(1) Nicholas J. Spaeth, “At law schools, age bias co-exists with outdated practices.”
Spaeth blames law graduate unemployment on the lack of skills law schools impart to them. He writes:
The current recession is, of course, a prime reason for the diminution in available jobs. But The Wall Street Journal article [“Law Schools Get Practical”] also correctly focuses on another major issue — the disconnect between contemporary law school education and the skills needed to be an effective, and therefore employable, lawyer … In short, law schools must change their model of instruction if they expect to see an increase in hiring of their graduates.
This is inaccurate. No amount of skills training creates jobs. The actual reason is that law schools are over-enrolled.
Now for a subtler opinion of mine: If you were a hiring authority, of course you want employees who don’t require additional training. We should expect this, and though Spaeth is completely right that legal education is theory-heavy and obsolete, the solution he proposes, more clinical training in law school, is the exact kind an employer would want. The workers seek their own training, on their own time, and the costs are shifted to the workers and taxpayers. Ultimately, the real solution is going to require more training at the workplace, i.e. apprenticeship of some kind. Employers will have to accept that they will have to do more of this kind of work, not law schools, and they shouldn’t be upset about it. Most job training occurs on the job.
The remainder of Spaeth’s argument on age discrimination at law schools is worth reading.
(2) Connecticut Law Tribune (CLT), “The New JD: Just Debt? Job Disabled? Justifiably Depressed?”
The CLT presents the opinion of Keith Bradoc “Brad” Gallant, president of the Connecticut Bar Association:
“What really troubles me is not so much the cost of law school,” Gallant said. “The question is, how do they pay for it? How do they get to the point where they’ve got this education and there are no jobs? It’s just such a tragic situation.”
I’m surprised President Gallant isn’t troubled by the cost of law school, for lower tuition would mean lower debt levels.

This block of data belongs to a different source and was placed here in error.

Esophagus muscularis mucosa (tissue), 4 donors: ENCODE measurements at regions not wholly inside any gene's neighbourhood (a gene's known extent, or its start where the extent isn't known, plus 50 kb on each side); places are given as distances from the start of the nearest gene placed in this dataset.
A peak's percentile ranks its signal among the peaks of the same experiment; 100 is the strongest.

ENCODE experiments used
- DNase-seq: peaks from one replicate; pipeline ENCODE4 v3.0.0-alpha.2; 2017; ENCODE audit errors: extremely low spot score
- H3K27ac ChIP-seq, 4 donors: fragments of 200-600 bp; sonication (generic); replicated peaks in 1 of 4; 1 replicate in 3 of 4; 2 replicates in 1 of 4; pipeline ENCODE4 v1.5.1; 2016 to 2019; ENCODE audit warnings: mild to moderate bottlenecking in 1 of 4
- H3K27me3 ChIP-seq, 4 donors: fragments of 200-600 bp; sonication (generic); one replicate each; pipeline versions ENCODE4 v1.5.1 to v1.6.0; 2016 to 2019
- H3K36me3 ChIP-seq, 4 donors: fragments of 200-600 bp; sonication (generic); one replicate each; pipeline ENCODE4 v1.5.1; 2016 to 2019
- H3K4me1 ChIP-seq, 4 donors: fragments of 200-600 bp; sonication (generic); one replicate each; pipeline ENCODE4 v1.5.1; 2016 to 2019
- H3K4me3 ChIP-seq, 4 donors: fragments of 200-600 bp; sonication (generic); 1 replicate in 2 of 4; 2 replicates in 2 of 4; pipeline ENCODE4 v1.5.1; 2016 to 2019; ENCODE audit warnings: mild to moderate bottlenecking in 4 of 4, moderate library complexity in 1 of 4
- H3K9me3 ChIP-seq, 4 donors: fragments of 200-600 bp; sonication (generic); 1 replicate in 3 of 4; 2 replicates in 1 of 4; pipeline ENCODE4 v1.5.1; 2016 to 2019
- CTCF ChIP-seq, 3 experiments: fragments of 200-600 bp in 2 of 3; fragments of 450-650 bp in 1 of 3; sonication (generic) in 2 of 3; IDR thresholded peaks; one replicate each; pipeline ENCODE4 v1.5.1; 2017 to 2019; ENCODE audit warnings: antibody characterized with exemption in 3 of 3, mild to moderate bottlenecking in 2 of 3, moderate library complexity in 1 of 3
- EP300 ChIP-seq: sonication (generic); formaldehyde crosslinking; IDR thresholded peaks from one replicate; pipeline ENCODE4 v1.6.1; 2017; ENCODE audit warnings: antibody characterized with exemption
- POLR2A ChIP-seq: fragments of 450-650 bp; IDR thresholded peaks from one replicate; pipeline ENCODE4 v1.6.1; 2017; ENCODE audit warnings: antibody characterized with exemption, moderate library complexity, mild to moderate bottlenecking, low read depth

Another of the CLT’s statements bothers me:
One reason that law school loan repayment is a growing problem, according to a growing number of observers, is that many students enter law school with unrealistic job and salary expectations upon graduation. Much of the blame has been placed on law schools, which release figures showing how many students are employed a certain period of time after graduation.
Law students’ expectations have nothing to do with their (in)ability to repay their loans. The reason that law school loan repayment is a growing problem is that the loans are bankruptcy-proof while law schools overcharge their students despite receiving generous subsidies from society, and they are allowed to enroll without regard to demand for law degrees in the economy. Law schools are not entitled to national accreditation, nonprofit tax status, grants and subsidies, and access to non-dischargeable student debt. Loan repayment wouldn’t be a problem if we rescinded these privileges.
Compounding the problem for some law graduates and others is the fact that student loan debt is not dischargeable in bankruptcy.
Compounding? This sounds like the source of the problem.
Andrew D. Balbus … said he believes federal government spending and borrowing policies will ultimately lead to an economic meltdown. “It’s going to be a gigantic problem,” Balbus said. “Imagine that we finally have a big recession; when that recession ends you have almost a generation of students, law and others, who will have no jobs and no way to satisfy those debts.” [Emphasis original]
For federal loans it’s not a problem at all: the solution is to cancel the loans (think of them grants). The federal government wouldn’t suddenly go bankrupt. It is not a bank; it doesn’t make money on debt. It makes money by taxing, borrowing, and printing money (all the same really). Canceling the loans would merely be cutting its losses on a bad investment. The upside would be economic recovery, which would lead to higher tax revenue. Would a federal loan cancelation be popular? Of course not. Not because it wouldn’t work but because it would mean helping zombie debtor lucky duckies and the macroeconomy rather than the folks who brought you Citizens United.
In addition to the ABA call to make loan payback easier, U.S. Sen. Dick Durbin, D.-Ill., and others are pushing legislation that would allow college graduates to discharge private loan debt in bankruptcy. Federal loan debt would still be non-dischargeable to protect the government’s investment in education [wealth transfer to universities at taxpayers’ and students’ expense].
I’ve already written on the ABA’s resolution this article refers to. You can read it here.